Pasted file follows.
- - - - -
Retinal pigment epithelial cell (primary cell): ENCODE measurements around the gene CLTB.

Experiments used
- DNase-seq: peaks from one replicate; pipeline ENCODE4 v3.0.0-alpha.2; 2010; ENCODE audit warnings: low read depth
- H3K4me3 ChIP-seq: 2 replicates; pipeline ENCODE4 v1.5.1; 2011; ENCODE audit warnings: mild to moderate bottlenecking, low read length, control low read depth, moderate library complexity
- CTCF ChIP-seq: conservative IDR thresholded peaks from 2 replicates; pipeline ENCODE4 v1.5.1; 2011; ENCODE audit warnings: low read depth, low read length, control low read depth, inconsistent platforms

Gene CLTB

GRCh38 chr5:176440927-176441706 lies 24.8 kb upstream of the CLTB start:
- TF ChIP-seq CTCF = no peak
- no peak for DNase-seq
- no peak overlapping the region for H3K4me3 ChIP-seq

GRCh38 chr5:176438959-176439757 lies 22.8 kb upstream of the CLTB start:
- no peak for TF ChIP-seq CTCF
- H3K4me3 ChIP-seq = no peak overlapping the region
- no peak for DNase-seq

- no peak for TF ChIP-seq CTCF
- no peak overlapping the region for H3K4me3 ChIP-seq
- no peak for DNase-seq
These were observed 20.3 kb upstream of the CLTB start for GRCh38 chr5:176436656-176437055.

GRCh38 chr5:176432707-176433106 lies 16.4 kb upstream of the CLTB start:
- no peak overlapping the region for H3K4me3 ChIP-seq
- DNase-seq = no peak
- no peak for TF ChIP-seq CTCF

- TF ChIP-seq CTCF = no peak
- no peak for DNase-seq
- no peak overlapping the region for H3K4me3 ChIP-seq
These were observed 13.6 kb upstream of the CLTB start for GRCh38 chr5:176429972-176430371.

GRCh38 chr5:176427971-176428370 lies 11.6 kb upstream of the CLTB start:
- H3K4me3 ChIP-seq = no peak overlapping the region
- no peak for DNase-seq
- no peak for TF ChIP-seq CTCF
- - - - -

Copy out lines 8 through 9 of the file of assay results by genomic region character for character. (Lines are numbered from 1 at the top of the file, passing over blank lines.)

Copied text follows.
- TF ChIP-seq CTCF = no peak
- no peak for DNase-seq